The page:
Re: Mary Includes Her Archetypes

Lois Shawver (
Thu, 14 Mar 1996 11:12:53 -0800 (PST)


You tell me that you are saying two things. One of them has to do with
the way in which simple traits add up to more make more complex traits
and eventually, if I have your model correct, weave together to form the

You say:
First, I am presenting a
methodology for determining whether a
person adds up simple abstractions (traits,
archetypes, etc.) in the determination of
the experience of a construct like Self.

I am concerned, though, that you are careful in your language not to
confuse, as Gregory Bateson would say, the territory with the map. The
measurements may be complex without this implying that there is a complex
underlying trait. My ear hears you conflating these two language
systemsm, for example, in the following passage:

Mathematically, those variables that are
created by synthesizing other variables are
more complex. Simple plus simple equals
more complex. When we elicit a construct
such as Mary-like and trait like abstractions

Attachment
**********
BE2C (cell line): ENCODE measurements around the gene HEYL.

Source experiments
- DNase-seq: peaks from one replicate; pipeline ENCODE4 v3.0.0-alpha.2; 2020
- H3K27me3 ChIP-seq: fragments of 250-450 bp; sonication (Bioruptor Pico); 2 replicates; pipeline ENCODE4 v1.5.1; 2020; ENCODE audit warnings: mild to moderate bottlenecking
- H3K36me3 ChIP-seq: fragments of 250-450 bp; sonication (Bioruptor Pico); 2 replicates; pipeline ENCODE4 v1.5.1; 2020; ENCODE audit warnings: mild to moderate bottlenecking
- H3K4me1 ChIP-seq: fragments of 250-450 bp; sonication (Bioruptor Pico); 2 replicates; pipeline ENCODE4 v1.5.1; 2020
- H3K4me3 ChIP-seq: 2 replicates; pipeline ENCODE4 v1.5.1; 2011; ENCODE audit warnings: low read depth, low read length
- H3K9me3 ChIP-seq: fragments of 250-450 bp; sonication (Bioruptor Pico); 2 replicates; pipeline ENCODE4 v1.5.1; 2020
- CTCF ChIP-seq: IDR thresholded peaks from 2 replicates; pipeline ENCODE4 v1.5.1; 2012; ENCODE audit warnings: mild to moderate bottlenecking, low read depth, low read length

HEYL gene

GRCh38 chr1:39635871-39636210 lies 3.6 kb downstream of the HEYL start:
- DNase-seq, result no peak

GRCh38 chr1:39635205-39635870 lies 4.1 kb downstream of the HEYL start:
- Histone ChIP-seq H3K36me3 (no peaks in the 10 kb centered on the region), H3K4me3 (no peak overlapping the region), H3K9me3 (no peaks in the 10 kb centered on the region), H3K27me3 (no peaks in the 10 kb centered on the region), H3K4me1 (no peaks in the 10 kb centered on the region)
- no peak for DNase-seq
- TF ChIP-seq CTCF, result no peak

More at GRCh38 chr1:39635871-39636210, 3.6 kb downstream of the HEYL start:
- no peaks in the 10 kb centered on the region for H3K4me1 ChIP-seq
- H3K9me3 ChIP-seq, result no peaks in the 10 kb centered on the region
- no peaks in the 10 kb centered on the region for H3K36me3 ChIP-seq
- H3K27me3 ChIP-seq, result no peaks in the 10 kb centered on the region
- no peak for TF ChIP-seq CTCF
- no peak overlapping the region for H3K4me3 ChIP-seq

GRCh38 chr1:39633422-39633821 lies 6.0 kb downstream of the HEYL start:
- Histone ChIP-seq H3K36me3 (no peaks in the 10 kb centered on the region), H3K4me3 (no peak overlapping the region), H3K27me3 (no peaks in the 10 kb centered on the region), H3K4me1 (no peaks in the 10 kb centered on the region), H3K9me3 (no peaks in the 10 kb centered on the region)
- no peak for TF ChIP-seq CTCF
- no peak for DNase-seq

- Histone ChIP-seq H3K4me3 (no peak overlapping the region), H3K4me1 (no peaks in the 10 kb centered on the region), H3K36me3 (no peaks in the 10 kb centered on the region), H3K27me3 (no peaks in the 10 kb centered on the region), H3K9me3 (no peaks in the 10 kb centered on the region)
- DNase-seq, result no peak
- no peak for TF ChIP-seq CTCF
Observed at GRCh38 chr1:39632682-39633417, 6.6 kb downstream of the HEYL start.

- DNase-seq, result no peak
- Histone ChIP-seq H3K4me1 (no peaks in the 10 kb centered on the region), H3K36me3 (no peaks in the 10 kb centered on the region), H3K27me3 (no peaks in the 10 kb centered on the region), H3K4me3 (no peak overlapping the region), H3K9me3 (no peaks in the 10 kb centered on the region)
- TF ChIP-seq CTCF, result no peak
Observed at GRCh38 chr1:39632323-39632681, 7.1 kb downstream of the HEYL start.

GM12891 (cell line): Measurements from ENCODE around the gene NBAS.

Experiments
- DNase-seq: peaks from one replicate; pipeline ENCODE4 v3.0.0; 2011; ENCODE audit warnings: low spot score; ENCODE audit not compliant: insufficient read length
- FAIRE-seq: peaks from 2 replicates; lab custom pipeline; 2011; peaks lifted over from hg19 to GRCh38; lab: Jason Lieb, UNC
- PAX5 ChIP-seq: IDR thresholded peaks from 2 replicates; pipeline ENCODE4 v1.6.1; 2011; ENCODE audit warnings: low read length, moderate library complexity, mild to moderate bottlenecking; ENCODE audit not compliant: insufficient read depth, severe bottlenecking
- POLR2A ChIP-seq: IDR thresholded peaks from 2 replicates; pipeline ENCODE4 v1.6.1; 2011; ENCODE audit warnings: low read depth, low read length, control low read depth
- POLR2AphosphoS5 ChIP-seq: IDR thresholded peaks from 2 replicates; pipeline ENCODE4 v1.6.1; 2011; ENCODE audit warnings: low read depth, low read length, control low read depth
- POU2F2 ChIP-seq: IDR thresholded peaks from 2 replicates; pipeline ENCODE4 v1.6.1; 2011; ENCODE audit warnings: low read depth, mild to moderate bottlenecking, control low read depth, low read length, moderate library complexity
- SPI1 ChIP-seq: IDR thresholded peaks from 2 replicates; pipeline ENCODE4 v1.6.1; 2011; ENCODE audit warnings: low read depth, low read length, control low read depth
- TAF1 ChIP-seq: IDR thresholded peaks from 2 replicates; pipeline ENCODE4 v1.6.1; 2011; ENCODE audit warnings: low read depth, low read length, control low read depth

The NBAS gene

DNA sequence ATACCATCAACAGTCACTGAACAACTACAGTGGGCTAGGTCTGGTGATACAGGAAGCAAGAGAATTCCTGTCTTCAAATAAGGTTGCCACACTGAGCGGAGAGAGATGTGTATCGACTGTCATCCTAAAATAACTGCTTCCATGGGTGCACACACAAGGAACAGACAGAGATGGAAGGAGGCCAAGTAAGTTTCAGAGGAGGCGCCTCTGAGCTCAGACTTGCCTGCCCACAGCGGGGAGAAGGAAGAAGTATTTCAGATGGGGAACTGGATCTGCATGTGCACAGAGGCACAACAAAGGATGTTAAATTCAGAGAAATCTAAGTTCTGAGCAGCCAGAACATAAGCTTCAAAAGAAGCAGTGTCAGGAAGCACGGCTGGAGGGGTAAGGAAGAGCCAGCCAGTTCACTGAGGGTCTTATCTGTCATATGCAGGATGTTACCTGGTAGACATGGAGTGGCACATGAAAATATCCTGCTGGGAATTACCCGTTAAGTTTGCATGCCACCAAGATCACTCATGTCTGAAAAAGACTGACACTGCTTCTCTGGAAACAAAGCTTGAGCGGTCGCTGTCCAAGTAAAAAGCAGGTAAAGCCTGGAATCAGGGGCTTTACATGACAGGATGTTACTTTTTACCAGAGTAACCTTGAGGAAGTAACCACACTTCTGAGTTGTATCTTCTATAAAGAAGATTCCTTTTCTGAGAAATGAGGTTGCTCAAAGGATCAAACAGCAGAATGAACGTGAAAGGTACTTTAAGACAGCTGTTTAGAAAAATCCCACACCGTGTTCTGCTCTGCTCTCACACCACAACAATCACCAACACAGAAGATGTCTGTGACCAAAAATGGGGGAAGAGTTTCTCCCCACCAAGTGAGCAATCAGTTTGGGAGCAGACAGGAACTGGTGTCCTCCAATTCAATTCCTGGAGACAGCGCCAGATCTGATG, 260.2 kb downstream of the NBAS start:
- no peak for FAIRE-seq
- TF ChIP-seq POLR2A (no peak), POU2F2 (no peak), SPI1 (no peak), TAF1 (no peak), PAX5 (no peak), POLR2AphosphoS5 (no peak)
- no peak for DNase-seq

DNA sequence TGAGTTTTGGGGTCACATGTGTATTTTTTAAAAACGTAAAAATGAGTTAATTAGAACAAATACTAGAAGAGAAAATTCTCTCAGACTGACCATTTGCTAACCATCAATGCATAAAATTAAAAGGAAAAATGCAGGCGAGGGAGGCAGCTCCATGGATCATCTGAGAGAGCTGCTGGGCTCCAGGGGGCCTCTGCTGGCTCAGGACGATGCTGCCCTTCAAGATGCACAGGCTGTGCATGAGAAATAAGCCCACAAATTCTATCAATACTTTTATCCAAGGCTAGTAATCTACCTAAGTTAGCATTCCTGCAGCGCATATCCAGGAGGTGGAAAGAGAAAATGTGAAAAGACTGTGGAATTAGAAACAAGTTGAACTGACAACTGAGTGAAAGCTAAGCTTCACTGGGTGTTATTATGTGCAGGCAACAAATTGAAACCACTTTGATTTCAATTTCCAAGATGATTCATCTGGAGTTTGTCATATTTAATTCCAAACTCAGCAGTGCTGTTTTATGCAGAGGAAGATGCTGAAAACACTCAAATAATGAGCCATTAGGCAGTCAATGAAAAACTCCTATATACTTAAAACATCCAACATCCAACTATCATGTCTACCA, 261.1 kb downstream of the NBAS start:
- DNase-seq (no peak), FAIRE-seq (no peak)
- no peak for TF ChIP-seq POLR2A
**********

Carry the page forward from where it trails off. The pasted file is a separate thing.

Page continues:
that are elicited to be characteristic of Mary,
then the traits should add up to Mary.

Is a person's intelligence more complex just because we come up with a
new subset of scores to measure and differentate hitherto
undifferentiated dimensions? Does your research take a stance on this issue?

I think your comments about your "prescriptive methods" remain a bit too
opaque. I don't know if you want to elaborate them in ways that can show
me how you see them, but I take it from the following remarks that you
are not inclined to do so right now. Am I right?

although it is consistent with mathematics,
we have seen that humans can create
degenerate models of the self. The math
will reveal this but I do not take the
disclosure of deindividuated psyches as
proof against the math.

Perhaps you would be willing to explain why you think various kinds of
construct weaving into the self are more healthy than others. Regardless,
I agree with you, of course, that neither a child, nor "Mary" is just a
social convention. They are people. But let's not use this observation
as an excuse to avoid a scrutiny of the constructs that are used by the
researcher to design and interpret the study.

..Lois Shawver